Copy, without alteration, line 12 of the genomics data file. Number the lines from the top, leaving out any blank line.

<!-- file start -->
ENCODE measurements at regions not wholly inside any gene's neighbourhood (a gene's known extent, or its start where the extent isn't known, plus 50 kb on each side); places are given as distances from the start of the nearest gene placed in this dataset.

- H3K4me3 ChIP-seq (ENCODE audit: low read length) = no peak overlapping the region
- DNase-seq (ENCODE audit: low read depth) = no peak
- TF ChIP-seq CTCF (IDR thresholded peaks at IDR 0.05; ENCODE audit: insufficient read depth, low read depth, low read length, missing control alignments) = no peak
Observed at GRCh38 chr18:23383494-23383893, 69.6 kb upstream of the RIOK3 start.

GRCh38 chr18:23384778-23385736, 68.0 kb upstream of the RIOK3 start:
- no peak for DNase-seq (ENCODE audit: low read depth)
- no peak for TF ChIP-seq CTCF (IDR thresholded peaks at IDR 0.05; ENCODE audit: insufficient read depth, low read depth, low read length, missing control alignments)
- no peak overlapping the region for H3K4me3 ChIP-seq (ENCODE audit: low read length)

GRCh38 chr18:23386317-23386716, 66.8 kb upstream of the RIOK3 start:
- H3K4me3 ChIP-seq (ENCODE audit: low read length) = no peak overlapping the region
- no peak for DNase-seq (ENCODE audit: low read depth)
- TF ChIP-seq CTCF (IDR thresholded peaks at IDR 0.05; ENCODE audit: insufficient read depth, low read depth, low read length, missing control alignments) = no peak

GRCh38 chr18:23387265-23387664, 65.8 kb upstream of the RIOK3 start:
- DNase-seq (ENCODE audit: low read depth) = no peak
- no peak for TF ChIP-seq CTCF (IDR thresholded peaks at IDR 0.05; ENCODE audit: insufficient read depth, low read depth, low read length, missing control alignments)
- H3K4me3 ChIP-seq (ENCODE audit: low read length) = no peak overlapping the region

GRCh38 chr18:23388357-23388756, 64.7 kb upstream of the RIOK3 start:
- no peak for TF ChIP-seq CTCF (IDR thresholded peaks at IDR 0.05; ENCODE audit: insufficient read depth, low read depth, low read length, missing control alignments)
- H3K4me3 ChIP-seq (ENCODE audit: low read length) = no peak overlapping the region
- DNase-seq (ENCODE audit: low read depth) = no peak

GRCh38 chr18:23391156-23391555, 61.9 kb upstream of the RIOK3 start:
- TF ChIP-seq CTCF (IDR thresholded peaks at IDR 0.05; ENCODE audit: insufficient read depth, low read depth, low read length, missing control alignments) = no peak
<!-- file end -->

- no peak for DNase-seq (ENCODE audit: low read depth)